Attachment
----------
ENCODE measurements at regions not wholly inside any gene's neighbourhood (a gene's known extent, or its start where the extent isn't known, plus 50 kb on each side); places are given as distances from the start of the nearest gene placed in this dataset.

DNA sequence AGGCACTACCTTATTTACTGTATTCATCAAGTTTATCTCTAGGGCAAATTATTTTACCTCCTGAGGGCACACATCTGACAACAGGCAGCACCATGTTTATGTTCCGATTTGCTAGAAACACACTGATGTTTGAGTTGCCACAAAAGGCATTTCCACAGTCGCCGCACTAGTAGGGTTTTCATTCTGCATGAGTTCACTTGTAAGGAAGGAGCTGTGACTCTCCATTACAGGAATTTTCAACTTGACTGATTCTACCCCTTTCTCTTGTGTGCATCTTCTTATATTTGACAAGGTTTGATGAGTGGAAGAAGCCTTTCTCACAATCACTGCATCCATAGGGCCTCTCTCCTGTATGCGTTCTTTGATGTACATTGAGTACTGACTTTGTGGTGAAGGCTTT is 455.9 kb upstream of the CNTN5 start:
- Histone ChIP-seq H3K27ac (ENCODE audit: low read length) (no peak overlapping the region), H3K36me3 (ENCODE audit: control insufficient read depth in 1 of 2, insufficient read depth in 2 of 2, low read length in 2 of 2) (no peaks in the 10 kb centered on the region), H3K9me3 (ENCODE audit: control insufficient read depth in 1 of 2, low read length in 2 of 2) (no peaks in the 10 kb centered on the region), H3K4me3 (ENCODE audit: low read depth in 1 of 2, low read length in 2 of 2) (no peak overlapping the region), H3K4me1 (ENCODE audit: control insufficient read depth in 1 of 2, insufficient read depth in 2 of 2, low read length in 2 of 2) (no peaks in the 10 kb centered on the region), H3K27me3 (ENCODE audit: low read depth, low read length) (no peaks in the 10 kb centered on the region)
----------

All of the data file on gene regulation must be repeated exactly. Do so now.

ENCODE measurements at regions not wholly inside any gene's neighbourhood (a gene's known extent, or its start where the extent isn't known, plus 50 kb on each side); places are given as distances from the start of the nearest gene placed in this dataset.

DNA sequence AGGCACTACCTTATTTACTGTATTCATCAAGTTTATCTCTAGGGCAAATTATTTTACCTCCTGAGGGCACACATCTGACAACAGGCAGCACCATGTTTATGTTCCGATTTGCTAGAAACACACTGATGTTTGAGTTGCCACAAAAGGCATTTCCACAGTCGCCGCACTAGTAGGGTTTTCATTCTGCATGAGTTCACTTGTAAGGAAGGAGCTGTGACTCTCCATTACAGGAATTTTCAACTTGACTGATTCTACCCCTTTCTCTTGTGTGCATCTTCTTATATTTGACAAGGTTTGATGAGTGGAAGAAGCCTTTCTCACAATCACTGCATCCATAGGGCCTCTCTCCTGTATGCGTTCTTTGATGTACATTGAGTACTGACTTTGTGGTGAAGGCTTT is 455.9 kb upstream of the CNTN5 start:
- Histone ChIP-seq H3K27ac (ENCODE audit: low read length) (no peak overlapping the region), H3K36me3 (ENCODE audit: control insufficient read depth in 1 of 2, insufficient read depth in 2 of 2, low read length in 2 of 2) (no peaks in the 10 kb centered on the region), H3K9me3 (ENCODE audit: control insufficient read depth in 1 of 2, low read length in 2 of 2) (no peaks in the 10 kb centered on the region), H3K4me3 (ENCODE audit: low read depth in 1 of 2, low read length in 2 of 2) (no peak overlapping the region), H3K4me1 (ENCODE audit: control insufficient read depth in 1 of 2, insufficient read depth in 2 of 2, low read length in 2 of 2) (no peaks in the 10 kb centered on the region), H3K27me3 (ENCODE audit: low read depth, low read length) (no peaks in the 10 kb centered on the region)